CDS 270-2, Spring 2006

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Citlogo.png Networked Control Systems Cdslogo.png
Spring 2006
  • Graduate instructors: Vijay Gupta, Zhipu Jin, Ling Shi, Demetri Spanos
  • Lectures: MWF 2-3 pm, 125 Steele

Course Schedule

Week Date Topic Reading
1 Introduction to Networked Control Systems (R. Murray)
27 Mar (M) Course overview, applications and administration Syllabus; NCS06, Ch 1
29 Mar (W) Case study: Alice Cremean et al, 2005
Networked embedded systems programming (R. Murray)
31 Mar (F) Message transfer systems: spread NCS06, Ch 2; Lamport, 1978
2 3 Apr (M) Multi-threaded control systems: pthreads NCS06, Ch 2; Pthreads
5 Apr (W) Alice: adrive, astate, trajFollower NCS06, App A; GCwiki
7 Apr* (F) No class
3 Real-time trajectory generation and receding horizon control (R. Murray)
10 Apr (M) Real-time trajectory generation NCS06, Ch 3
12 Apr* (W) Receding horizon control (T. Keviczky) NCS06, Ch 3
14 Apr (F) Alice: plannerModule NCS06, App A; Kogan, 2005
4 State estimation (H. Sandberg)
17 Apr (M) Kalman filtering NCS06, Ch 4; Welch and Bishop
19 Apr (W) Moving horizon estimation NCS06, Ch 4
21 Apr (F) Alice: roadFollowing (L. Cremean) NCS06, App A
5 Packet-based estimation and control, I (B. Sinopoli)
24 Apr (M) Packet-based estimation NCS06, Ch 5
26 Apr (W) Packet-based Control: the TCP case NCS06, Ch 5
28 Apr (F) Packet-based Control: the UDP case NCS06, Ch 5
6 Packet-based estimation and control, II (L. Shi, Y. Mostofi)
1 May (M) Packet-based Control with Norm Bounded Uncertainties NCS06, Ch 6
3 May (W) Impact of Communication Noise on Estimation over Wireless Links NCS06, Ch 6
5 May (F) Optimum Receiver Design for Estimation over Wireless Links NCS06, Ch 6
7 Distributed estimation and control (V. Gupta)
8 May* (M) Distributed Estimation NCS06, Ch 7
10 May* (W) Introduction to Distributed Control NCS06, Ch 7
12 May (F) Estimation and Control in Networked Systems NCS06, Ch 7
8 Cooperative control of multi-agent systems (Z. Jin, T. Keviczky)
15 May (M) Consensus Problem and Algorithms NCS06, Ch 8
17 May* (W) Cooperative and Coordinated Control Scheme for Multi-Agent Systems NCS06, Ch 8
19 May (F) Distributed Receding Horizon Control NCS06, Ch 8
9 Project Presentations (All)
22 May (M) No class
24 May (W) Project presentations
26 May (F) Project presentations

Course Description

Increases in fast and inexpensive computing and communications have enabled a new generation information-rich control systems that rely on multi-threaded networked execution, distributed optimization, adaptation and learning, and contingency management in increasingly sophisticated ways. This course will describe a framework for building such systems and lay out some of the challenges to control theory that must be addressed to enable systematic design and analysis. Two examples will be used to illustrate the results and to serve as testbeds for course projects: Alice, an autonomous vehicle that competed in the 2005 DARPA Grand Challenge and RoboFlag, a robotic version of capture the flag. Key features of these systems include highly sensory-driven, information rich feedback systems, higher levels of decision making for goal and contingency management, and multi-threaded, networked control architectures.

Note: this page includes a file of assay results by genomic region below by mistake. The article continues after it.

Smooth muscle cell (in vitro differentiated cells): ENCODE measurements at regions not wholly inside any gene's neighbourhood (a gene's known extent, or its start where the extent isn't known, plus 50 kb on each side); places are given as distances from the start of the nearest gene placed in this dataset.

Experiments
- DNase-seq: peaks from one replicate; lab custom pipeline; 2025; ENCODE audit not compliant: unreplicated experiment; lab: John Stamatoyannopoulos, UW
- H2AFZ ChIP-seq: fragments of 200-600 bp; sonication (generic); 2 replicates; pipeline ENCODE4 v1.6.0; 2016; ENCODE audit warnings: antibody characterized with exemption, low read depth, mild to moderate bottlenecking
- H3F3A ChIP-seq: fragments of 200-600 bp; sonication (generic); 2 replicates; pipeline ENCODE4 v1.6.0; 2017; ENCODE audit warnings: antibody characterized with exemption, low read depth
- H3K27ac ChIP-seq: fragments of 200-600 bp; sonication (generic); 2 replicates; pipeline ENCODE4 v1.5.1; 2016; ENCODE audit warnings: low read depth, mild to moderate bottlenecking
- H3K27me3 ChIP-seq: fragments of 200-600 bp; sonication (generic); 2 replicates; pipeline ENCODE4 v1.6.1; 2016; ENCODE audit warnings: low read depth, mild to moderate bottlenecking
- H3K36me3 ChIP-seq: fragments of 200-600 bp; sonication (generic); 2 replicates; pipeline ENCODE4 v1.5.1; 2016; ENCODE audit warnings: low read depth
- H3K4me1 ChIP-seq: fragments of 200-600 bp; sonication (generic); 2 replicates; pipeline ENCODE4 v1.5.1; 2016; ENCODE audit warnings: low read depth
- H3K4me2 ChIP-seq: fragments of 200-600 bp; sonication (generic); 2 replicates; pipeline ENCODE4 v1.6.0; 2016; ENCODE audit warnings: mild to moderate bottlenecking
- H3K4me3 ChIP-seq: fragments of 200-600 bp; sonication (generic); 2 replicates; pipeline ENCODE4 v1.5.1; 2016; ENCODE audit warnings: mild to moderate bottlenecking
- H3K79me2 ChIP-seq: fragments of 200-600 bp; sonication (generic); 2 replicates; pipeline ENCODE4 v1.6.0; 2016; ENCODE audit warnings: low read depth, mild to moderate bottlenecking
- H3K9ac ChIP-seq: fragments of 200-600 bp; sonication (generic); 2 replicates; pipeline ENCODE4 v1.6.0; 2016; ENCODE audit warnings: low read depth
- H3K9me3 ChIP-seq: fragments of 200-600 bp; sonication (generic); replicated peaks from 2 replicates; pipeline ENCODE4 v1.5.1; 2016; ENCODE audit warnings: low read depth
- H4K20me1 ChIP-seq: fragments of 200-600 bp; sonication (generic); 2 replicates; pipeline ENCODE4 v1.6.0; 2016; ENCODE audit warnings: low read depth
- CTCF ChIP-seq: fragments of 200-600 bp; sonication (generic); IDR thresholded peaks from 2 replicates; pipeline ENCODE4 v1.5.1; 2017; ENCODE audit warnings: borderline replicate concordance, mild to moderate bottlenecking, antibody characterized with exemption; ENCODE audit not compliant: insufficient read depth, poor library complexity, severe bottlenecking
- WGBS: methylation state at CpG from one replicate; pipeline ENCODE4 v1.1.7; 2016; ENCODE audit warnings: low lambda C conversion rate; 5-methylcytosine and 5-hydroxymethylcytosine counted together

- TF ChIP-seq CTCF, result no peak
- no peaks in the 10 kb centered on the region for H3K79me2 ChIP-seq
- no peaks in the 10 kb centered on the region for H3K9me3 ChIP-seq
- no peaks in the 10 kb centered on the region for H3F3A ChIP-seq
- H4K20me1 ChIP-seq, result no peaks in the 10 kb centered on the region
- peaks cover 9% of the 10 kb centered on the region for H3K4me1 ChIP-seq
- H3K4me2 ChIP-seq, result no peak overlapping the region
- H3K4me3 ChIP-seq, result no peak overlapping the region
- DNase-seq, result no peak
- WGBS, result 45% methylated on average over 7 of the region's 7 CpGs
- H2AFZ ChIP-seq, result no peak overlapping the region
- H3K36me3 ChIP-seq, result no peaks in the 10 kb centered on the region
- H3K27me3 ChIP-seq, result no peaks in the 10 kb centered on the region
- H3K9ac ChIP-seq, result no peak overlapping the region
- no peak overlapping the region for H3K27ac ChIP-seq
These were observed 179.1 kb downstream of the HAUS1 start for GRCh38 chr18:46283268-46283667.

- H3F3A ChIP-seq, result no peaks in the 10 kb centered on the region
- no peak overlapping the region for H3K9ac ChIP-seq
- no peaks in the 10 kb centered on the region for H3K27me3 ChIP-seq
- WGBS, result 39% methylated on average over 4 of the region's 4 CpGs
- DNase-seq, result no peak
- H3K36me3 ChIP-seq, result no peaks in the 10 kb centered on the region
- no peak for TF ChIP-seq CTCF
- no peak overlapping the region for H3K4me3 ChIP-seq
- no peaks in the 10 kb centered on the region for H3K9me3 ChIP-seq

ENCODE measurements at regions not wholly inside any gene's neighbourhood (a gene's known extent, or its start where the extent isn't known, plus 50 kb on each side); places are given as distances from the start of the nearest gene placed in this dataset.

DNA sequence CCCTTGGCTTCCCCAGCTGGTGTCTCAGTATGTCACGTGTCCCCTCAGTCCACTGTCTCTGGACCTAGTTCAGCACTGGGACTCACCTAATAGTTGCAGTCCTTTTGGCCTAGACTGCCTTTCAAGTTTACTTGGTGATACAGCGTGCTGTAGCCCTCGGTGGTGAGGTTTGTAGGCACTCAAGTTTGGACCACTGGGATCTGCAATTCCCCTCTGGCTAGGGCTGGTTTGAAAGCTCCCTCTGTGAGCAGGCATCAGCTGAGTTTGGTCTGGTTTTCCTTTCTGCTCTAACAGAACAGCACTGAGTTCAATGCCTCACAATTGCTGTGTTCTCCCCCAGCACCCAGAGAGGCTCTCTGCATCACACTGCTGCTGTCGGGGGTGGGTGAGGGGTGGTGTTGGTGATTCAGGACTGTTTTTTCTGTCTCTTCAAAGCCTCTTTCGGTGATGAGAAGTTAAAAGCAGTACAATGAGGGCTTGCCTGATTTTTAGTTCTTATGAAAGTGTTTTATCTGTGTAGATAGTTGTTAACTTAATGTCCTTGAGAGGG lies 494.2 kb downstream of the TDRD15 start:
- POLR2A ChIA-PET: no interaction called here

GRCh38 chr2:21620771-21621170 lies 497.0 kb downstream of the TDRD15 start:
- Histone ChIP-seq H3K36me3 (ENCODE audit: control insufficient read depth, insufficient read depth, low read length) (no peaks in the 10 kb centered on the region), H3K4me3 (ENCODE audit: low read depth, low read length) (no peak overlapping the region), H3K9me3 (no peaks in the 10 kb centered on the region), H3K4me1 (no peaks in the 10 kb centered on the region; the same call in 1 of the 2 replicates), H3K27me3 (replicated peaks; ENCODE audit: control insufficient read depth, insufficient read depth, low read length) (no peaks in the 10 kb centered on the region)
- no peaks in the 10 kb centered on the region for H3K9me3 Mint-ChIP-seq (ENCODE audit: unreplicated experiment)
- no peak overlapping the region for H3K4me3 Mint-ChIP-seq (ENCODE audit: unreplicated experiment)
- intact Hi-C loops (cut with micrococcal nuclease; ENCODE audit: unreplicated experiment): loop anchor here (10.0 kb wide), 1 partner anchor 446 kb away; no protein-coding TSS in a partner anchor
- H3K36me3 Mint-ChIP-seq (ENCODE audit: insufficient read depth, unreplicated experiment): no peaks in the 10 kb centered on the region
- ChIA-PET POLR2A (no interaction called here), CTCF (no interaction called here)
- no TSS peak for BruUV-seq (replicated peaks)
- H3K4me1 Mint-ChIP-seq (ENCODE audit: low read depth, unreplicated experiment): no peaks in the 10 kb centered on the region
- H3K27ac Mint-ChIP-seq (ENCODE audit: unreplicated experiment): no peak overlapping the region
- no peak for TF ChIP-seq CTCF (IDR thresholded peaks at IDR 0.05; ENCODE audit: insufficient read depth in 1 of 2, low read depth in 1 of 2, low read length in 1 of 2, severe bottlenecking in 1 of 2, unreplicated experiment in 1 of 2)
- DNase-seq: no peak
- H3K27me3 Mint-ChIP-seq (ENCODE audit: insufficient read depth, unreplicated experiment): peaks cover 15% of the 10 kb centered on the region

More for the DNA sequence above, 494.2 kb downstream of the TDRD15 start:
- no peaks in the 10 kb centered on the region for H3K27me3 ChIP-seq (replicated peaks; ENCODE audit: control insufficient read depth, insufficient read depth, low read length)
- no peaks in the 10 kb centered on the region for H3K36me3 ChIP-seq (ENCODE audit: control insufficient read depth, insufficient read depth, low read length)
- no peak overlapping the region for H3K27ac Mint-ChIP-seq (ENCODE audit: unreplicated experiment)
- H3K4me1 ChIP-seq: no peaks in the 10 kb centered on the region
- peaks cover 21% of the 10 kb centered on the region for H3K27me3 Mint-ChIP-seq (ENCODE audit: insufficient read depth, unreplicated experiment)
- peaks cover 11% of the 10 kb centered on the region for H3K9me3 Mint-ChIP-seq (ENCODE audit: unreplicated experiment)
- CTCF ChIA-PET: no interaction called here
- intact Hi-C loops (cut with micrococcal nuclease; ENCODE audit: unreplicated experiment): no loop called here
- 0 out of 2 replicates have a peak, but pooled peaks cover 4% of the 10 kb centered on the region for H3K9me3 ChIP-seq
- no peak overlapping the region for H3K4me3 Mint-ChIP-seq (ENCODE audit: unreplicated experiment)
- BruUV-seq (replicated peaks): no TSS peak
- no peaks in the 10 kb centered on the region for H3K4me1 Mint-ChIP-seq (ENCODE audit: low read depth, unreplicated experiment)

Course Administration

This course is a special topics course in which advanced students will prepare and present much of the lecture material. There is no required homework and no midterm or final exam. Course grades will be based on a course project.

Course Project

All students in the course will demonstrate their knowledge of the material by analyzing or implementing a networked control system algorithm. Two testbeds are available for use by the class:

  • Alice - Alice is an autonomous vehicle that was built by Caltech undergraduates to compete in the 2005 DARPA Grand Challenge. It is fully equipped with multiple terrain sensing cameras and LADARS, two GPS units and an inertial measurement unit (IMU) for measuring position and orientation, and 10 CPUs of computing horsepower inteconnected by a 1 Gb/s ethernet network. A module software architecture allows new functionality to be implemented and tested with relative ease. Requires knowledge of C/C++ programming under linux.

  • RoboFlag - RoboFlag is a robotic version of capture the flag in which teams of 6-8 robots with 1-2 humans compete against a like team. A high fidelity simulator is available that allow full simulation of the dynamics, sensing and communications subsystems, providing realistic operation. Features include limited bitrate communication channels, limited sensor range for detecting opposing robots, and a graphical user interface for human-in-the-loop operation. Required knowlege of C/C++ program under Windows.

Project ideas (will be expanded during the term)

  • Benchmark the performance of different messaging protocols (eg, broadcast, UDP, TCP) for communicating the state and terrain data on Alice
  • Implement and analyze the effect of "shock absobers" (control buffers, state estimators) on RoboFlag
  • Implement state estimation and/or multi-description coding on Alice to handle lost packets of terrain data

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